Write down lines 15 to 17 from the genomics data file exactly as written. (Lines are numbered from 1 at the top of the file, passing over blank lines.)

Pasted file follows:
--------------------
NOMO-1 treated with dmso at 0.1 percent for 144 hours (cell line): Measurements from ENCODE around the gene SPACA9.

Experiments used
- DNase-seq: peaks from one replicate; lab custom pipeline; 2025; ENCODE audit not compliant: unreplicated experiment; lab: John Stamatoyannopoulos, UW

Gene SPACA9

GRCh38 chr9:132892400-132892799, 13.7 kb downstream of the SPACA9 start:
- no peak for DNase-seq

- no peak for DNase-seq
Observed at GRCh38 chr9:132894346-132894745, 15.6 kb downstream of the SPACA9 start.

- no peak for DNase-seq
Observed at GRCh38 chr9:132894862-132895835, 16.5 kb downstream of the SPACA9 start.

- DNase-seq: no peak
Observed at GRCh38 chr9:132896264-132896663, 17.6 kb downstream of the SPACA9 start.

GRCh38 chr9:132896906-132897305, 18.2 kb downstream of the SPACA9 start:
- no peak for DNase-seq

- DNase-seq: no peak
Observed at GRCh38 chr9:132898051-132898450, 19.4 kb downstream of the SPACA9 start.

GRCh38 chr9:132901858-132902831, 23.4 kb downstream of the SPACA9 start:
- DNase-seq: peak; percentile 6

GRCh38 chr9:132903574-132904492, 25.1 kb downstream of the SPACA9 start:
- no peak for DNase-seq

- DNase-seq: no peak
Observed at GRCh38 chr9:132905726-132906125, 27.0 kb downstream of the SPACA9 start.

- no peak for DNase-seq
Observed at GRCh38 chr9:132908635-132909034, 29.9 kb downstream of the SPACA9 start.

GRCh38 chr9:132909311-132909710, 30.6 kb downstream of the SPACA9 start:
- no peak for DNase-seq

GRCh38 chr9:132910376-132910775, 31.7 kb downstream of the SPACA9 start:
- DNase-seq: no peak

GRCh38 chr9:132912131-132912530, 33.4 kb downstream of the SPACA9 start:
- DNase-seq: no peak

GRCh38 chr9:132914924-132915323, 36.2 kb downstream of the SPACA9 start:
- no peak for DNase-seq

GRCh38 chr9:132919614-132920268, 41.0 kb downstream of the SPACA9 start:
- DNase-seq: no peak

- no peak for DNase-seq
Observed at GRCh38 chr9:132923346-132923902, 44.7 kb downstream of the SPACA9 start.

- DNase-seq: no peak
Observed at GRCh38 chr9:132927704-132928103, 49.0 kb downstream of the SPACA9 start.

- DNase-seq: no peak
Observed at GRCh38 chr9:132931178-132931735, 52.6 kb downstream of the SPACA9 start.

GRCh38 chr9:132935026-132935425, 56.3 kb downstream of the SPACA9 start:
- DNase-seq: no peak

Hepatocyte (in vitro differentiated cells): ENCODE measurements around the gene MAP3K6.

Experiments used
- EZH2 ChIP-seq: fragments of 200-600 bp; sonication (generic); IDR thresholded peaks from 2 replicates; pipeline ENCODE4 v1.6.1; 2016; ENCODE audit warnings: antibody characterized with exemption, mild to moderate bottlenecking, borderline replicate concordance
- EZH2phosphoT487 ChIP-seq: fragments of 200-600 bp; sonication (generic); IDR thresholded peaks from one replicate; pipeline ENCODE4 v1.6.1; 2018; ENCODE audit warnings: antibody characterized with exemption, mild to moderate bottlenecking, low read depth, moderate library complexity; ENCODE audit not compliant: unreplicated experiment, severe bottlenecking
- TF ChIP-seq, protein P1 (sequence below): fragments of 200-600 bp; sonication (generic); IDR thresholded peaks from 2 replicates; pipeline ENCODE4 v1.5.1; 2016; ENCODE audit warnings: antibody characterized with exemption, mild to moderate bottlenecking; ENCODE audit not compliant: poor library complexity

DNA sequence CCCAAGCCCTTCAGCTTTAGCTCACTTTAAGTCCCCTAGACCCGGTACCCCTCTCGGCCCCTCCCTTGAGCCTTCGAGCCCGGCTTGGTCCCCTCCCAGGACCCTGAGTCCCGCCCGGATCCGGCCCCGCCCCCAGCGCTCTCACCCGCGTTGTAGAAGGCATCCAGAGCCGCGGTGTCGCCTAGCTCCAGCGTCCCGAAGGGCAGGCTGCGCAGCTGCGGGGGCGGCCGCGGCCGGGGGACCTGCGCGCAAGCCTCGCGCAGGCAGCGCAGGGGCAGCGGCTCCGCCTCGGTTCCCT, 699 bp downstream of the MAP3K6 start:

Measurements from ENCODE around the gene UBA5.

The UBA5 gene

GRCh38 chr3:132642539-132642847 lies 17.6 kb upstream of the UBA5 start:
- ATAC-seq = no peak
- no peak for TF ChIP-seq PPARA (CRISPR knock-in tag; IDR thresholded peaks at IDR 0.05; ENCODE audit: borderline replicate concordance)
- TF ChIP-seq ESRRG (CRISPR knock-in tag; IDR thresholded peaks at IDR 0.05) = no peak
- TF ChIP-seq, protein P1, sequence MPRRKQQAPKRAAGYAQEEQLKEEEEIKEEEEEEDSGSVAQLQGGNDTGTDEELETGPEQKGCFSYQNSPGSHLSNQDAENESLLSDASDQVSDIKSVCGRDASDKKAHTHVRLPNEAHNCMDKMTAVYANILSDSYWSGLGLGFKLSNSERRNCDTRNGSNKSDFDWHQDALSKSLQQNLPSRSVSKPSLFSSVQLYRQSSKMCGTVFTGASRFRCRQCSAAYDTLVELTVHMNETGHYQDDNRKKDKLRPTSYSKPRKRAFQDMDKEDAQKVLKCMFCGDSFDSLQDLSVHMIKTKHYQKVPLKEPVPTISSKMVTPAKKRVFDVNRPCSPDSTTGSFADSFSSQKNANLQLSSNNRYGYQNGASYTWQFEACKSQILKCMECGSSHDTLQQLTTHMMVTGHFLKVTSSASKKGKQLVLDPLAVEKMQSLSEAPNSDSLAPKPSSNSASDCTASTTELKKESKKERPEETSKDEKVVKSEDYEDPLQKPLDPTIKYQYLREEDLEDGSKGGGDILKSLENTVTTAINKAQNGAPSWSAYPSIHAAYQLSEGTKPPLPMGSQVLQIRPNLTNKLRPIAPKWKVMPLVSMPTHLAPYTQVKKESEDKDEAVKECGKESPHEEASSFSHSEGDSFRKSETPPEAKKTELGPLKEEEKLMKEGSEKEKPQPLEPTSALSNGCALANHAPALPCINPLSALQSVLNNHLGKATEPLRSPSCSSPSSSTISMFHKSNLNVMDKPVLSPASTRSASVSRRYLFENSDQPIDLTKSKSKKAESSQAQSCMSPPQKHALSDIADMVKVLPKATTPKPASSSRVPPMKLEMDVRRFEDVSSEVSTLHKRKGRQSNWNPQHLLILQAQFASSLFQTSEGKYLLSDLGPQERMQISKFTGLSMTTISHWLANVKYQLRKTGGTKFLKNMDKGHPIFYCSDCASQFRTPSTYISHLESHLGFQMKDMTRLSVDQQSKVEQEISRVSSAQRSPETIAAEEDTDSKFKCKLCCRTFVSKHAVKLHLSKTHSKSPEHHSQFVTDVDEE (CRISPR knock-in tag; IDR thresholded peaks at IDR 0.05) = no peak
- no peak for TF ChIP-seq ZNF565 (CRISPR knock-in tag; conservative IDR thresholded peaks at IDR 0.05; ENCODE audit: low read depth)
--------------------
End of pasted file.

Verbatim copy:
- DNase-seq: no peak
Observed at GRCh38 chr9:132898051-132898450, 19.4 kb downstream of the SPACA9 start.

GRCh38 chr9:132901858-132902831, 23.4 kb downstream of the SPACA9 start: